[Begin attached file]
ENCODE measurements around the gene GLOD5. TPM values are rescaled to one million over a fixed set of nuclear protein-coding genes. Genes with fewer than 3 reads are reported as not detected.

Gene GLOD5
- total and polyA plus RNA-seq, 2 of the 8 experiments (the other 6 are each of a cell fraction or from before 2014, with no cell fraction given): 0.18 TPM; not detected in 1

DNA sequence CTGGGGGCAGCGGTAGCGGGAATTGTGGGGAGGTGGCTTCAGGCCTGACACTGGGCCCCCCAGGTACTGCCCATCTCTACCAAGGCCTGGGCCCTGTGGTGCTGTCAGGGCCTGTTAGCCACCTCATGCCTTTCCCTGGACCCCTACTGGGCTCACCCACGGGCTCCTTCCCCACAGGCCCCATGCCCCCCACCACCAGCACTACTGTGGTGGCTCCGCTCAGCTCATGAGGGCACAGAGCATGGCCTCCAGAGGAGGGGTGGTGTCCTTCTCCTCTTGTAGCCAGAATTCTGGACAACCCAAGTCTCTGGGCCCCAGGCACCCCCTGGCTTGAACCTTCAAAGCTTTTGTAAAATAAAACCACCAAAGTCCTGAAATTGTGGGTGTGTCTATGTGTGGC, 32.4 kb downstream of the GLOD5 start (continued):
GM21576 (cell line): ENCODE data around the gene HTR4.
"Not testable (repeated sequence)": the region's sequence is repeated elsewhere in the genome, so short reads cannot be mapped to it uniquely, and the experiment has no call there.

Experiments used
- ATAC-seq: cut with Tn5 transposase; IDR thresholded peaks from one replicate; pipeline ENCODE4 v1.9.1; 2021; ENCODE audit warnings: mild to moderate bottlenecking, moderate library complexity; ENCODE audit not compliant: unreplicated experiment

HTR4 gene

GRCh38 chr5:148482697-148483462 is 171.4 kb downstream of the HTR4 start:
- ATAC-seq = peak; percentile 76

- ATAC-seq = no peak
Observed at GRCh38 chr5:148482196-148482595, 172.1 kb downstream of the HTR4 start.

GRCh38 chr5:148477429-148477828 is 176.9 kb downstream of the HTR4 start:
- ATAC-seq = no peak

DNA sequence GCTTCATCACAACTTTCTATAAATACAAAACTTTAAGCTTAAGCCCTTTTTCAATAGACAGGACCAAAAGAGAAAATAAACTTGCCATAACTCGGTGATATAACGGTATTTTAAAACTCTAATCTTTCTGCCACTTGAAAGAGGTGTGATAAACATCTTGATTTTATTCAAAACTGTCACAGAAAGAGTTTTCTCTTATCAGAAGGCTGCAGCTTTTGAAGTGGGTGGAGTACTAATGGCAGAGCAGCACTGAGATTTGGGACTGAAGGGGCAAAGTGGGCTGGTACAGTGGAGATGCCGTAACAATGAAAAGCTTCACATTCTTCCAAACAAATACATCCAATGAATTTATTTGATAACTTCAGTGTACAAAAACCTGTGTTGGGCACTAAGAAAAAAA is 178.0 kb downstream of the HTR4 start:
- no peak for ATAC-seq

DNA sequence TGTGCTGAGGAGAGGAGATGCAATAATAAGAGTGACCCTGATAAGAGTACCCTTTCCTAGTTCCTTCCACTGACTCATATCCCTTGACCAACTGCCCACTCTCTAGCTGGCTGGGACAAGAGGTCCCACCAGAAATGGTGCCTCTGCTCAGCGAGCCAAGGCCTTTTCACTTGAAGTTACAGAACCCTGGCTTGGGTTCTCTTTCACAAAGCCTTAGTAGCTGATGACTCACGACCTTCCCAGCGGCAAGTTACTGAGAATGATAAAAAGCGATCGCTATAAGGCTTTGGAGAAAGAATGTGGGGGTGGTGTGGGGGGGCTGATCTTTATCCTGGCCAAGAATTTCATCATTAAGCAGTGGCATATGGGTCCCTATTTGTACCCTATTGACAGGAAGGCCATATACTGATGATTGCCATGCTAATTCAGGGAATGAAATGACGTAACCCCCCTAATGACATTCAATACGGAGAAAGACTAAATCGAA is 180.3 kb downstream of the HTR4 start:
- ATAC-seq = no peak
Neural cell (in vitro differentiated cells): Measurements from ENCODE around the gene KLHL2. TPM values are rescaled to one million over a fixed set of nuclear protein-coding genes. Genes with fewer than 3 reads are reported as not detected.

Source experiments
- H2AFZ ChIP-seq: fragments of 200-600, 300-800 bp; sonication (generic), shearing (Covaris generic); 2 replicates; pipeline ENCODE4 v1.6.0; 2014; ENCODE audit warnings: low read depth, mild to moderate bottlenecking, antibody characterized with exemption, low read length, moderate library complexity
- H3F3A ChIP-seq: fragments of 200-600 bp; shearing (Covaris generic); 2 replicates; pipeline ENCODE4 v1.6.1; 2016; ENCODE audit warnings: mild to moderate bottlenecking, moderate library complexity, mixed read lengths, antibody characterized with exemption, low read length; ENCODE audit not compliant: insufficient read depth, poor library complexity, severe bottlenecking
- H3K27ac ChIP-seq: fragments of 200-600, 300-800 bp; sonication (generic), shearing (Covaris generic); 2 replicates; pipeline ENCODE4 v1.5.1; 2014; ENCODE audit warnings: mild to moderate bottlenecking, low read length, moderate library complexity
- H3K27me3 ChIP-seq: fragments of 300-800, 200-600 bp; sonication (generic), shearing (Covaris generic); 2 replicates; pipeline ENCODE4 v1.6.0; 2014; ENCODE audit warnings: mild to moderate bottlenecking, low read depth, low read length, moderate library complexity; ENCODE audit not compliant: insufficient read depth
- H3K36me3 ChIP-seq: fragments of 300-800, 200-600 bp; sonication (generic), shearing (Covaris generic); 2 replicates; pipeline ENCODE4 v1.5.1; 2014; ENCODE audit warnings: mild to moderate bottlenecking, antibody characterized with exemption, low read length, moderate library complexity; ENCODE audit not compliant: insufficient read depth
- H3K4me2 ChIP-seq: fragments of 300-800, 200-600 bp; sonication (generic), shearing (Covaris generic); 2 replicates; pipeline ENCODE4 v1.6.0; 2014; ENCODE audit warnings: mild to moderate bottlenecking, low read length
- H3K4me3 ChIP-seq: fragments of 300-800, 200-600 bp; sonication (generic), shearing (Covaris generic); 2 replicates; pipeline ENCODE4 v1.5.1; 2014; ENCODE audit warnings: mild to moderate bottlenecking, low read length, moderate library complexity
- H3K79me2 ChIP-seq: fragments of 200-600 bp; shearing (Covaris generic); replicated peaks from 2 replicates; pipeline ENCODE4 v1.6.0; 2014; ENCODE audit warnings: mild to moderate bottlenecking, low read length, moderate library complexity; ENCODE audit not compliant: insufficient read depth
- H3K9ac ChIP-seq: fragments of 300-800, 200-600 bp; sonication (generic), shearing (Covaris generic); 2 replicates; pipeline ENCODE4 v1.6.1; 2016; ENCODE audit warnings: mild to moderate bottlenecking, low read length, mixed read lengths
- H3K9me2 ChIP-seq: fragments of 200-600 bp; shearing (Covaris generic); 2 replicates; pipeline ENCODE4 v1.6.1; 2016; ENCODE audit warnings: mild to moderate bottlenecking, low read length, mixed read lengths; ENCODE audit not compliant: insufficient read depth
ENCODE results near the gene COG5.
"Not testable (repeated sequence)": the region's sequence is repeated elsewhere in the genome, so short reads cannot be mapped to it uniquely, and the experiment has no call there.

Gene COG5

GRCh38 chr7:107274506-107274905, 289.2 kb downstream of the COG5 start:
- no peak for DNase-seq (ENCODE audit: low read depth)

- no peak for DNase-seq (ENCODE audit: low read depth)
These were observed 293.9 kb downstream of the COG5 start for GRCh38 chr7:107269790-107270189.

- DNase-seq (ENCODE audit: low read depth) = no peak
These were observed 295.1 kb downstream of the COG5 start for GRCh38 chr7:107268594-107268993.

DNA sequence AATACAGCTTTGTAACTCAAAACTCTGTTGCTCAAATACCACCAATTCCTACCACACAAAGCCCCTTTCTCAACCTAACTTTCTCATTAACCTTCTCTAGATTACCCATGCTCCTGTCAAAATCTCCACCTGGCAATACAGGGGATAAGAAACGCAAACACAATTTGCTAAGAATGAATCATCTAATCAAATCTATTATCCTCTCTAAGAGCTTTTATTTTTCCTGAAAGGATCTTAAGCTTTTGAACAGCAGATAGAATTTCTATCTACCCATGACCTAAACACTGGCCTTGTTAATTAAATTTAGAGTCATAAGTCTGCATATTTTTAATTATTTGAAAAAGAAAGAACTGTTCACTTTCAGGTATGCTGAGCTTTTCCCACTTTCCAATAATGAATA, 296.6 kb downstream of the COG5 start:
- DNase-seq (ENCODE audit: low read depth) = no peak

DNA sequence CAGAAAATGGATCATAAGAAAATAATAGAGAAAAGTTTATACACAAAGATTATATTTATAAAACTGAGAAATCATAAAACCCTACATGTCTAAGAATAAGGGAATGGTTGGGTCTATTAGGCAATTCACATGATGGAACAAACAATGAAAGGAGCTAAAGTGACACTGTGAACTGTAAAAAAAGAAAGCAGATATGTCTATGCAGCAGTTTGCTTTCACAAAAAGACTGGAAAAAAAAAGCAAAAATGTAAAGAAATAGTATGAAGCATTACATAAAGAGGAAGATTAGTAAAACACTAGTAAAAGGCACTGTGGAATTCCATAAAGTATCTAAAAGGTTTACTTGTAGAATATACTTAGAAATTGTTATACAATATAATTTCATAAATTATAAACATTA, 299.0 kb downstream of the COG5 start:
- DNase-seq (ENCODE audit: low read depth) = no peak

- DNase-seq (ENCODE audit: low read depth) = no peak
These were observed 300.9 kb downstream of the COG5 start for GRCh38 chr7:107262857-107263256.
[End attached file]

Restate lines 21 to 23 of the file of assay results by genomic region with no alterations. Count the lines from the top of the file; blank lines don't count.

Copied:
Source experiments
- H2AFZ ChIP-seq: fragments of 200-600, 300-800 bp; sonication (generic), shearing (Covaris generic); 2 replicates; pipeline ENCODE4 v1.6.0; 2014; ENCODE audit warnings: low read depth, mild to moderate bottlenecking, antibody characterized with exemption, low read length, moderate library complexity
- H3F3A ChIP-seq: fragments of 200-600 bp; shearing (Covaris generic); 2 replicates; pipeline ENCODE4 v1.6.1; 2016; ENCODE audit warnings: mild to moderate bottlenecking, moderate library complexity, mixed read lengths, antibody characterized with exemption, low read length; ENCODE audit not compliant: insufficient read depth, poor library complexity, severe bottlenecking